Editor's Note: Jim Cramer's column runs exclusively on RealMoney.com; this is a special free look at his column. For a free trial subscription to RealMoney.com, click here. This article was published Jan. 7 on RealMoney. We are at the point that my colleague Herb Greenberg just hates. He hates it because it is one of the least rigorous moments in the investing process. It has to do with the relative valuation game.
Here's how it is played. Today,
announced good news. The stock is running up. In fact, it is going up so high that it, relatively, leaves
in the dust.
So, tomorrow, at every hedge fund in the country worth its salt, the following discussion goes on: "Wait a minute, Compaq is selling for X? If Compaq is selling for X, that means Dell must be worth its current price plus a couple of points more because everyone knows that if business is good at Compaq, it must be great at Dell."
Why does Herb hate this period? I am thinking back to when I first purchased Dell in my personal portfolio. Immediately Herb was on my radio show talking about how he felt that Dell couldn't possibly go up more because it is already fully valued. "What gets it to go higher?" he kept asking, rightfully.
I didn't have an answer then, other than a weak "I think Dell's doing well and I want to be in
share-takers, not share-fakers."
Now that Compaq has moved, I have my reason why Dell can go up: relative valuation!
Relative valuation is a suspect game. It is based on nothing other than casual observance of where some stocks are vs. where others are.
Justin Mamis, my old technical guru and the teacher of
Helene Meisler, used to rail against it as a version of the Greater Fool theory. I used to joke with him that Greater Fool might be a good name for my fund!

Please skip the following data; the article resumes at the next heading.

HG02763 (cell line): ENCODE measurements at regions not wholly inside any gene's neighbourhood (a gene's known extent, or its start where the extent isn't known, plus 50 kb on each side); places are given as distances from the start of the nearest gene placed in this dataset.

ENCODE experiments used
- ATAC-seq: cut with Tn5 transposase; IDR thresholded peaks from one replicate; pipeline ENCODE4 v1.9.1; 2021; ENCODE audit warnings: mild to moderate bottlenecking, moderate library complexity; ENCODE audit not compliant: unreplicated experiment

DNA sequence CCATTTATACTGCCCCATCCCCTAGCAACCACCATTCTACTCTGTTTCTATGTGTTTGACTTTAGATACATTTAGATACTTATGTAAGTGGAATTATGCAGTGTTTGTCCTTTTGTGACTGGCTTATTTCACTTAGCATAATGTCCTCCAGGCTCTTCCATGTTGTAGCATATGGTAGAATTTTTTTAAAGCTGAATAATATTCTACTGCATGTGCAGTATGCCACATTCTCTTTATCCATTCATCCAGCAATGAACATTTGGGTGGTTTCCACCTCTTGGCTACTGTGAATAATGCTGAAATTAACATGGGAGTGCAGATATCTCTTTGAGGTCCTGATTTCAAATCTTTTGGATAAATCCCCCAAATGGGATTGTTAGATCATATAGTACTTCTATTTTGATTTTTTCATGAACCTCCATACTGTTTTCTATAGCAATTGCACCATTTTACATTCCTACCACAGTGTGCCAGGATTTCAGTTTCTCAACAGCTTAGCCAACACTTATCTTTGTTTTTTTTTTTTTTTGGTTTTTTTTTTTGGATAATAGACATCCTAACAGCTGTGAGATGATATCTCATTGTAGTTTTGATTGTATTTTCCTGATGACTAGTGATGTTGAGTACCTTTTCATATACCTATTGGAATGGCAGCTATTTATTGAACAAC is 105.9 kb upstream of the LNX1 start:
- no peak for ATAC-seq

Anyway, I always played this game to the hilt, which is in part why I outperformed for 15 years of hedge fund management.
Nothing's changed. This game always works, short term. Of course, its undoing long term is that the web of overvaluation that can be bred from this relative thinking produced the 1999-2000 bubble that almost brought the house down.
How can I advocate a technique that almost brought the house down? Because I also espouse the doctrine of selling. If you play buy-and-hold with the relative valuation game, you will be crushed. If you trade, though, it's short-term unbeatable.
James J. Cramer is a director and co-founder of TheStreet.com. He contributes daily market commentary for TheStreet.com's sites and serves as an adviser to the company's CEO. Outside contributing columnists for TheStreet.com and RealMoney.com, including Cramer, may, from time to time, write about stocks in which they have a position. In such cases, appropriate disclosure is made. At the time of publication, Cramer was long Dell.
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